Thrill rides are, by design, not supposed to make sense. Strapping into the Leviathan at Canada’s Wonderland is a sure-fire ticket to questioning one’s life choices, especially on a hot August night after consuming three corn dogs with mustard. Same goes for bungee jumping off a bridge in Whistler or donning a parachute and throwing oneself out of a perfectly good plane.
Know what else resides on this terrifying but thrilling plateau, making absolutely no sense yet flushing a gearhead’s brain with feel-good endorphins? The new-for-‘21 Jeep Wrangler Rubicon 392, featuring brawny off-road chops and a rip-snorting V8 engine stuffed up its square nose. Far from being some sort of homebrew creation hammered together in someone’s backyard, this is the first Wrangler in about four decades to be offered with eight cylinders living in its engine bay. This HEMI V8 displaces 6.4L, cranking out 470 horsepower and a like amount of torque; you’ll recognize it as doing duty in stern versions of the Challenger and Ram pickup trucks, to name just two of its hairier applications.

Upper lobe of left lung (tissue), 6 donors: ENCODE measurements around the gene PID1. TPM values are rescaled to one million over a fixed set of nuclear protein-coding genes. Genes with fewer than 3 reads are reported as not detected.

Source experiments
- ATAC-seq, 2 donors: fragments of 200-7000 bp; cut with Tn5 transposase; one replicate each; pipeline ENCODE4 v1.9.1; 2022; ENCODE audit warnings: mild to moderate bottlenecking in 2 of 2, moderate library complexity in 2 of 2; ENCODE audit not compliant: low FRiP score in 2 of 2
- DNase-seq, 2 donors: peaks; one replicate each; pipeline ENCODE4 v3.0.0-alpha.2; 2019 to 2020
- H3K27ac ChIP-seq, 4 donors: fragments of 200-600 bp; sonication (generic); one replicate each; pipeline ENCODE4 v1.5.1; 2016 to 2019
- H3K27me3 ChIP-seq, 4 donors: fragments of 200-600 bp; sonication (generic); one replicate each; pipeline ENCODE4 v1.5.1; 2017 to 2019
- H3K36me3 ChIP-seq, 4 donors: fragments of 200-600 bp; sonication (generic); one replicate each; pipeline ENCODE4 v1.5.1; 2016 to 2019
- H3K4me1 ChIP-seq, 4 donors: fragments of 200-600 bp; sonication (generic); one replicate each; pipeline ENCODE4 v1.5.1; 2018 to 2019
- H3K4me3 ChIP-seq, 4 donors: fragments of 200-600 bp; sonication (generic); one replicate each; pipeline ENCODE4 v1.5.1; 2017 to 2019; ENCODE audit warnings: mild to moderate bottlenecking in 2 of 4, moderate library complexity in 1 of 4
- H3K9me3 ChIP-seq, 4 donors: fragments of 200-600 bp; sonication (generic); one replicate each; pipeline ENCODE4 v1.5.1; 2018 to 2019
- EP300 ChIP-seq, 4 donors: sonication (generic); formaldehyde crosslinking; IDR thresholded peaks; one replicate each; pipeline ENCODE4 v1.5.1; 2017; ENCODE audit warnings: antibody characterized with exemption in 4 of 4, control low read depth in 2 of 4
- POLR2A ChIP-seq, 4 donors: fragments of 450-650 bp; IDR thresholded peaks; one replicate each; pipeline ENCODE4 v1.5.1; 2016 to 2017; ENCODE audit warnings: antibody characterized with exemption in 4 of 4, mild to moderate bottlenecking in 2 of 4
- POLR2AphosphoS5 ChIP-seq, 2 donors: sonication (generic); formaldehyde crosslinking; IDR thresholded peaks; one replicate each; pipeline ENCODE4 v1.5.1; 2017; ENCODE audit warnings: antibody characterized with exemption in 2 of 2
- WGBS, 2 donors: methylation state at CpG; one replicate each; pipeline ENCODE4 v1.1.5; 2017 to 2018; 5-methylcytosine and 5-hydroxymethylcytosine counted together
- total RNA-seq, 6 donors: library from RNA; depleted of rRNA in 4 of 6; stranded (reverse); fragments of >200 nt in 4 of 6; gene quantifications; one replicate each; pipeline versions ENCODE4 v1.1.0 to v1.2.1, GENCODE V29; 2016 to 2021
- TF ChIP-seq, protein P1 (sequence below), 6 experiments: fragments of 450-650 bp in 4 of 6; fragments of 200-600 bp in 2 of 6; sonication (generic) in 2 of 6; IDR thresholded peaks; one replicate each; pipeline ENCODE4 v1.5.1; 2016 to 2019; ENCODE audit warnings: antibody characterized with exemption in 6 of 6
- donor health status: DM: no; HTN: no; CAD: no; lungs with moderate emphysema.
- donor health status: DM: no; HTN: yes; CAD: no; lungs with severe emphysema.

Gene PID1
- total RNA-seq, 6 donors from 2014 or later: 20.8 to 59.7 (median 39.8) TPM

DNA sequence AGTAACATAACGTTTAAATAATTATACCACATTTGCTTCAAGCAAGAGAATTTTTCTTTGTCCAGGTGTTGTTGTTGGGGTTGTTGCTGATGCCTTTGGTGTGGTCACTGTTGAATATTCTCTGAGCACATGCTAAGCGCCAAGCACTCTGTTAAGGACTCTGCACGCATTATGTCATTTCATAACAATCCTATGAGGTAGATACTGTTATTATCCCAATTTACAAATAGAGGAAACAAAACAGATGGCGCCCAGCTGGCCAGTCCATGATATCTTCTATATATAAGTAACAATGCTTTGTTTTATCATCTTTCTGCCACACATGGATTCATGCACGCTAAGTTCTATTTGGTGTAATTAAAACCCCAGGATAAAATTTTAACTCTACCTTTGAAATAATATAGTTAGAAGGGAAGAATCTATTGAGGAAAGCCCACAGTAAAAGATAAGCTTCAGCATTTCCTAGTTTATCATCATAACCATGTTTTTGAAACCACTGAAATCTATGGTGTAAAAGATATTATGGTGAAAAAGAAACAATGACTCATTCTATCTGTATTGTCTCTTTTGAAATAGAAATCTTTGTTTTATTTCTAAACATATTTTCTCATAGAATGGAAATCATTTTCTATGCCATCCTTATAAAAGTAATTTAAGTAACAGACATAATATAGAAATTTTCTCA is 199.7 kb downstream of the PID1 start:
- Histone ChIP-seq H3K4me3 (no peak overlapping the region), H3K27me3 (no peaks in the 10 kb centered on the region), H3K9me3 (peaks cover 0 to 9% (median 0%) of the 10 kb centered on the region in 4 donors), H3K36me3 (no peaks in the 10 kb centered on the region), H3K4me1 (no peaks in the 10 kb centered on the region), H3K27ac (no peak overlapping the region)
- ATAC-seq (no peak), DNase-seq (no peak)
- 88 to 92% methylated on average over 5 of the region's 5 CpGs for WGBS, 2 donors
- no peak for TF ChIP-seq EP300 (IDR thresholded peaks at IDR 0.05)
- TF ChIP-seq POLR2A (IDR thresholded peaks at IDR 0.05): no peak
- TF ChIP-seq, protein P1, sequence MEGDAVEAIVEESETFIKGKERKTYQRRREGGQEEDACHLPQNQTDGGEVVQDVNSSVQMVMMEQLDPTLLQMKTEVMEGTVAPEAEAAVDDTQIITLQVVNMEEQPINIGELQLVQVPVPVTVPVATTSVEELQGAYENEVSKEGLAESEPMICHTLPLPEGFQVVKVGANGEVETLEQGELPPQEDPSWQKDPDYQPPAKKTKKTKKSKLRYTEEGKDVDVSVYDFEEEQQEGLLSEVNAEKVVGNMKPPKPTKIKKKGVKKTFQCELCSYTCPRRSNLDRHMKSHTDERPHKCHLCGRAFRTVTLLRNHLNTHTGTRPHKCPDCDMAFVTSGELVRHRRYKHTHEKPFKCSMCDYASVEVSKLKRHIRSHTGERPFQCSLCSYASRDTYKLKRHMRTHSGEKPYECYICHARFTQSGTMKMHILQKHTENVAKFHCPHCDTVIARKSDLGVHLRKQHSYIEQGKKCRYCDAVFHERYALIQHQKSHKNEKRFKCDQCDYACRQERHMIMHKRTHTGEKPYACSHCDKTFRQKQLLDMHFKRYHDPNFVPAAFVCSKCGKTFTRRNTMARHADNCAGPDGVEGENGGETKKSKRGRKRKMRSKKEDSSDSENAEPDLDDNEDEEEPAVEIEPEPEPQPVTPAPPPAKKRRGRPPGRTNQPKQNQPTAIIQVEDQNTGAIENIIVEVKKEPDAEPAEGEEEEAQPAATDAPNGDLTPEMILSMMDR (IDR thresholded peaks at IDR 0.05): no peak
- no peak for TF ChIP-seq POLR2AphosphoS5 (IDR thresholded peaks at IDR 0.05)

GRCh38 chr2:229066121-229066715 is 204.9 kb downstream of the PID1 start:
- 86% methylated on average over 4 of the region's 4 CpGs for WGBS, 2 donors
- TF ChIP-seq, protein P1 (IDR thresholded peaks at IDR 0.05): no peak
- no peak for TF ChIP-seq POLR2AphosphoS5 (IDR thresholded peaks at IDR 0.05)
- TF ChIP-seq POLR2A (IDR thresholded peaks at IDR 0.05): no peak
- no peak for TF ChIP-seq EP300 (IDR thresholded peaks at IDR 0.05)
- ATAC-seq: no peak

Thumbing the 392’s starter button brings the big V8 to liFe with a bark, the kind which gets your attention like a drill sergeant yelling your last name at morning inspection. A button for the active-mode dual exhaust sprouts from the vertical dashboard as if it were your bad-influence grade school buddy offering smokes at recess time. Taking the offer – like you did thirty years ago – uncorks even more aural assault that, like those cigarettes, quickly becomes addictive. Considering the 392’s thirst for fuel and today’s prices, it’ll be an equally expensive habit.
Scientists say the shape of a bumble bee, with its round body and stubby wings, should preclude that creature from taking flight. The same theory can be applied to this V8-equipped Wrangler. The proportions of this rig – narrow body and a centre of gravity like the Empire State Building – are not conducive to the successful on-pavement deployment of 470 horsepower. A simple flex of the driver’s bog toe is enough to bark the rear tires on dry macadam, and any sudden movements are met with the same lack of stability exhibited by that naughty co-ed you dated in college. This is not a machine in which you floor the accelerator when the steering wheel is pointed anywhere but dead ahead.